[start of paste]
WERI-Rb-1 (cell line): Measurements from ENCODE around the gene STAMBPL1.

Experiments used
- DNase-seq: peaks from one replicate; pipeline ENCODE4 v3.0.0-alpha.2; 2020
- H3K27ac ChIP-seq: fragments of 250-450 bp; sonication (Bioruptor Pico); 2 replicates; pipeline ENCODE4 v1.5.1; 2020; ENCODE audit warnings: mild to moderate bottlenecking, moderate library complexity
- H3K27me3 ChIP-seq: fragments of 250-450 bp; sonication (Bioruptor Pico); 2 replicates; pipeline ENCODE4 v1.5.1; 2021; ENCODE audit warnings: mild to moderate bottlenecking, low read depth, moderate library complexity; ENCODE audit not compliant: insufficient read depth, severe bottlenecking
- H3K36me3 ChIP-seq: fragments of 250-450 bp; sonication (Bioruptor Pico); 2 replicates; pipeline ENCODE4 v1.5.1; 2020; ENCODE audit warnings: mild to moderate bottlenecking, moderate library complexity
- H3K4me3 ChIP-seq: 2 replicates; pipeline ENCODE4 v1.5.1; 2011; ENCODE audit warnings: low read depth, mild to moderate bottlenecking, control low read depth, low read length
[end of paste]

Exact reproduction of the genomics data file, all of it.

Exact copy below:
WERI-Rb-1 (cell line): Measurements from ENCODE around the gene STAMBPL1.

Experiments used
- DNase-seq: peaks from one replicate; pipeline ENCODE4 v3.0.0-alpha.2; 2020
- H3K27ac ChIP-seq: fragments of 250-450 bp; sonication (Bioruptor Pico); 2 replicates; pipeline ENCODE4 v1.5.1; 2020; ENCODE audit warnings: mild to moderate bottlenecking, moderate library complexity
- H3K27me3 ChIP-seq: fragments of 250-450 bp; sonication (Bioruptor Pico); 2 replicates; pipeline ENCODE4 v1.5.1; 2021; ENCODE audit warnings: mild to moderate bottlenecking, low read depth, moderate library complexity; ENCODE audit not compliant: insufficient read depth, severe bottlenecking
- H3K36me3 ChIP-seq: fragments of 250-450 bp; sonication (Bioruptor Pico); 2 replicates; pipeline ENCODE4 v1.5.1; 2020; ENCODE audit warnings: mild to moderate bottlenecking, moderate library complexity
- H3K4me3 ChIP-seq: 2 replicates; pipeline ENCODE4 v1.5.1; 2011; ENCODE audit warnings: low read depth, mild to moderate bottlenecking, control low read depth, low read length